Visualising Physical Geography: The How and Why of Using Diagrams to Teach Geography 11–16
This practical guide breaks down the complex and broad field of physical geography, demonstrating how diagrams can be used by teachers to effectively explain the key concepts behind many natural processes and landforms. Featuring over 200 diagrams that cover the key topics taught in Key Stage 3 and 4 Geography, the book shows teachers how they can convey age-appropriate concepts without overwhelming or oversimplifying.
Supported by summaries of background knowledge, common misconceptions, questions to check understanding, and extension activities, the concepts and topics explored include:
- Rocks and weathering
- Plate tectonics
- Weather and climate
Backed by research and evidence to support the use of diagrams in the classroom, this is an essential read for any geography teacher or subject lead who wants to support their students in learning key concepts in physical geography.
1. Why use diagrams; 2. How diagrams support learning; 3. How diagrams support teaching; 4. The diagrams; Rocks and Weathering; Plate Tectonics; Rivers; Coasts; Weather and Climate; Ecosystems; Glaciation
'For decades, evidence has been accumulating for the multimedia principle – the idea that people learn better from words and graphics than from words alone. Visualising Physical Geography by Luke Tayler examines why and how to apply the multimedia principle to teaching of physical geography. The book provides examples of how to incorporate graphics to explain a wide variety of topics in physical geography.'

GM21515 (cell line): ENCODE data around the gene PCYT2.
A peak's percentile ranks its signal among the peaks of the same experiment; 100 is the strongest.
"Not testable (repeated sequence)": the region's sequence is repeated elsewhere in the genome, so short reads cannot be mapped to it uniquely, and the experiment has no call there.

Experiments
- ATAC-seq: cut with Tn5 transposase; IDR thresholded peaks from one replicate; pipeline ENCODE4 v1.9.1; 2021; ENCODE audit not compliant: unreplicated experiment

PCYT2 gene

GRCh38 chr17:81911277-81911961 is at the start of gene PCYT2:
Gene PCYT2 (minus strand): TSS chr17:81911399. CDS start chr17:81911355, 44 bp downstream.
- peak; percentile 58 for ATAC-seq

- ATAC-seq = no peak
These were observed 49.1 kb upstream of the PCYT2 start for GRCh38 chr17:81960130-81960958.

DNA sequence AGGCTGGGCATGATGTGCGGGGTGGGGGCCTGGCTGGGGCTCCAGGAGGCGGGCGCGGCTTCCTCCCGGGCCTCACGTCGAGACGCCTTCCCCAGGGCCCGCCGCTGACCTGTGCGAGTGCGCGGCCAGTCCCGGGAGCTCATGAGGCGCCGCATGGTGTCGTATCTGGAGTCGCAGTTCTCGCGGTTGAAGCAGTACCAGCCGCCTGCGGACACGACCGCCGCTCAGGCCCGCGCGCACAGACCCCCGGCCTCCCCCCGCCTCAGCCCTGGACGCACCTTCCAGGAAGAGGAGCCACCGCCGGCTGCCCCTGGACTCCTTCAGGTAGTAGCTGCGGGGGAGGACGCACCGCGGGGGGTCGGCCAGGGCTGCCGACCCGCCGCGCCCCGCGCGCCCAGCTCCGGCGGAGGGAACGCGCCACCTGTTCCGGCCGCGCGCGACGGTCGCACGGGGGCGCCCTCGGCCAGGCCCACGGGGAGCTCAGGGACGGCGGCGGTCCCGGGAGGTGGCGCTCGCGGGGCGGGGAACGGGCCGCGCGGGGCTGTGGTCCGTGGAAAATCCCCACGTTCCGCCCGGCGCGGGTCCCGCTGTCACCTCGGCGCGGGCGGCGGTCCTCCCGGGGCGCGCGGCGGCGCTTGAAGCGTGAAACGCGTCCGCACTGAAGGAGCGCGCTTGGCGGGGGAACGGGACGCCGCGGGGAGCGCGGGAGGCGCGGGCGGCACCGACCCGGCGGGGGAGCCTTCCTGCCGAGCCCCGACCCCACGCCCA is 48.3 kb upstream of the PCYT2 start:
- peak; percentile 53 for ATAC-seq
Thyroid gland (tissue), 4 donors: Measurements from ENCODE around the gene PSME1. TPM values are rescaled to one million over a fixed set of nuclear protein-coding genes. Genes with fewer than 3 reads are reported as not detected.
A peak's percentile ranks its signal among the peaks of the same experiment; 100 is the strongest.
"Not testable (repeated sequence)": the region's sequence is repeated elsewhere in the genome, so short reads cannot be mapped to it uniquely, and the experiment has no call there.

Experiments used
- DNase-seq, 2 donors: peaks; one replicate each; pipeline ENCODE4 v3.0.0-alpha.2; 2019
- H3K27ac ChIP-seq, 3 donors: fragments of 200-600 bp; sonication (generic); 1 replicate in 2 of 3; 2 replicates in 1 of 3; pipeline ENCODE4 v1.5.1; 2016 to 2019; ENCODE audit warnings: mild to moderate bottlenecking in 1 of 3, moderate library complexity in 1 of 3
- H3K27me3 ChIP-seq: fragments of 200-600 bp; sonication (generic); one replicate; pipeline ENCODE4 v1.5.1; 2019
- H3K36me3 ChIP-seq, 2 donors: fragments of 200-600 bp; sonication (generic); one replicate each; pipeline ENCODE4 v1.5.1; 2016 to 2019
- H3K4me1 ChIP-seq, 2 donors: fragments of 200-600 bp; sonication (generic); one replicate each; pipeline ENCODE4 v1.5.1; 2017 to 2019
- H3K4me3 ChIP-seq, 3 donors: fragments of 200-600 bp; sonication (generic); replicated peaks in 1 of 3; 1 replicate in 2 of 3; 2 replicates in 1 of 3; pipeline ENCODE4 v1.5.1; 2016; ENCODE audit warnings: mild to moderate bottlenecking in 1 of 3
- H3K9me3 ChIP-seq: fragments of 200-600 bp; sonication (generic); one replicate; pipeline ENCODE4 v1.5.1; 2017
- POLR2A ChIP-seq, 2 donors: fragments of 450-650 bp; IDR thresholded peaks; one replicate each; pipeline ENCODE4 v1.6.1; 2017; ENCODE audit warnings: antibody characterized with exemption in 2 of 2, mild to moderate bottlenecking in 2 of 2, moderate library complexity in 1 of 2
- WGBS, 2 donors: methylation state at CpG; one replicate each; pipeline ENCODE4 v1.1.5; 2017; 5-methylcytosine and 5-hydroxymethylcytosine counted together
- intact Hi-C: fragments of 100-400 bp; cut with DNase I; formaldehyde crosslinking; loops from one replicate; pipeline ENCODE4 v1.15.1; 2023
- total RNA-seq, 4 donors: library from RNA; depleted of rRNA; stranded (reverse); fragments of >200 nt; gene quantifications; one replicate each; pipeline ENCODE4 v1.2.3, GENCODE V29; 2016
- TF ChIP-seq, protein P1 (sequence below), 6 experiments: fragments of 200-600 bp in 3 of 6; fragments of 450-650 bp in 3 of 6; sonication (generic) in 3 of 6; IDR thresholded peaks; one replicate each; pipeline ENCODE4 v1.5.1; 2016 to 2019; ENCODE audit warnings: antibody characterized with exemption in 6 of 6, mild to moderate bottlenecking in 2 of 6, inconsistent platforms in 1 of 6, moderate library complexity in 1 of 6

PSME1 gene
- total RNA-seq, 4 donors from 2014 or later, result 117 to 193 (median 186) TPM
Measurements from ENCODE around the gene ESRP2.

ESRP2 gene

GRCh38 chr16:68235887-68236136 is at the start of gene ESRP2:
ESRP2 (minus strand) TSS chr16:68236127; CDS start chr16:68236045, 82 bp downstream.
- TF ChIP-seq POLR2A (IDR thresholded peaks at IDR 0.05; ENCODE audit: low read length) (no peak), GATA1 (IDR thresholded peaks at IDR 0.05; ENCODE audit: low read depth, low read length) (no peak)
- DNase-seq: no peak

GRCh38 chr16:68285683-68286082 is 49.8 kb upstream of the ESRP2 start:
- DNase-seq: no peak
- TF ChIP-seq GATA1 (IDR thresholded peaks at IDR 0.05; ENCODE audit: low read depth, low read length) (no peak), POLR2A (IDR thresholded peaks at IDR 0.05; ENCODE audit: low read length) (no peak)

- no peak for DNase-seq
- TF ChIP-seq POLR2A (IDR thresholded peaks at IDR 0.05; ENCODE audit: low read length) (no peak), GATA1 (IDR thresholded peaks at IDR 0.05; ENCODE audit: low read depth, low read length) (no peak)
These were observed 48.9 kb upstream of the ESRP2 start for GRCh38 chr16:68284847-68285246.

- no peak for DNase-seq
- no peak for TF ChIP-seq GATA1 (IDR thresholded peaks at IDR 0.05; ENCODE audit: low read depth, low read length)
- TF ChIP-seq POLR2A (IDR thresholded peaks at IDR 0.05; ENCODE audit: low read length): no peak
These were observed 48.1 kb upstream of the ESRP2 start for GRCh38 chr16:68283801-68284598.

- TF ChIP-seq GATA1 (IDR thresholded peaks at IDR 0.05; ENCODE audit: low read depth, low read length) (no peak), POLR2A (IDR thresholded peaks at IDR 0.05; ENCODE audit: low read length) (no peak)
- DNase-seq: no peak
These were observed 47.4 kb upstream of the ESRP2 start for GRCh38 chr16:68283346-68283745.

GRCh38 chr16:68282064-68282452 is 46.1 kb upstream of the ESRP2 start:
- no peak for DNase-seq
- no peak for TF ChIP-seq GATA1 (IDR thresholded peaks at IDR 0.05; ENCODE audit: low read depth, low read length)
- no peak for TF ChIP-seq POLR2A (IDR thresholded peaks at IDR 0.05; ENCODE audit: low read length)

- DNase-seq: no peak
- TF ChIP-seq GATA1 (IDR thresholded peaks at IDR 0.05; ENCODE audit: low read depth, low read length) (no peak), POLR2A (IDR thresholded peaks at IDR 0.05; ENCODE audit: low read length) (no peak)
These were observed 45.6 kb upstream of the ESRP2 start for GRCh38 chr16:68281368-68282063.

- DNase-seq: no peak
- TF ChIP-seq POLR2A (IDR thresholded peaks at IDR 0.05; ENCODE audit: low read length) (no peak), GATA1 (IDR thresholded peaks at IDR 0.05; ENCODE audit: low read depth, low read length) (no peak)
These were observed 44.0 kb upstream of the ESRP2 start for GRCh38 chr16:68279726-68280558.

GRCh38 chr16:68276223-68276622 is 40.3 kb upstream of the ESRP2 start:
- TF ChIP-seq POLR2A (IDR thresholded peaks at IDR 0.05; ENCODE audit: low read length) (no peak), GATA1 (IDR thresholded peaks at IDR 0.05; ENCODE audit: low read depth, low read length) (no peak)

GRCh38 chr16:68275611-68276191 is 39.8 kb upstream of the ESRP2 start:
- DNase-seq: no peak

Richard E. Mayer, Distinguished Professor of Psychological and Brain Sciences at the University of California, Santa Barbara, and author of 'Multimedia Learning: Third Edition.'
'Geography is a very visual discipline and diagrams are a key way of simplifying the complexities of environmental systems and conveying them to students. In this book Luke Tayler convincingly makes the case for diagrams in pedagogy and provides some excellent examples and ideas for ways to use them in the classroom. A great resource for all geography teachers.'
Professor Martin Evans, University of Manchester
'Geography, the ill-informed often quip, is about colouring in. In this wonderful book, Luke Tayler, shows us why good drawing matters and how effective visual representation of natural process and landforms can enhance geographical education and learning. This is a volume chock full of suggestions, ideas, and resources – definitely a book every teacher will want at hand when planning or revising learning resources in physical geography.'
Professor Alastair Owens, President of The Geographical Association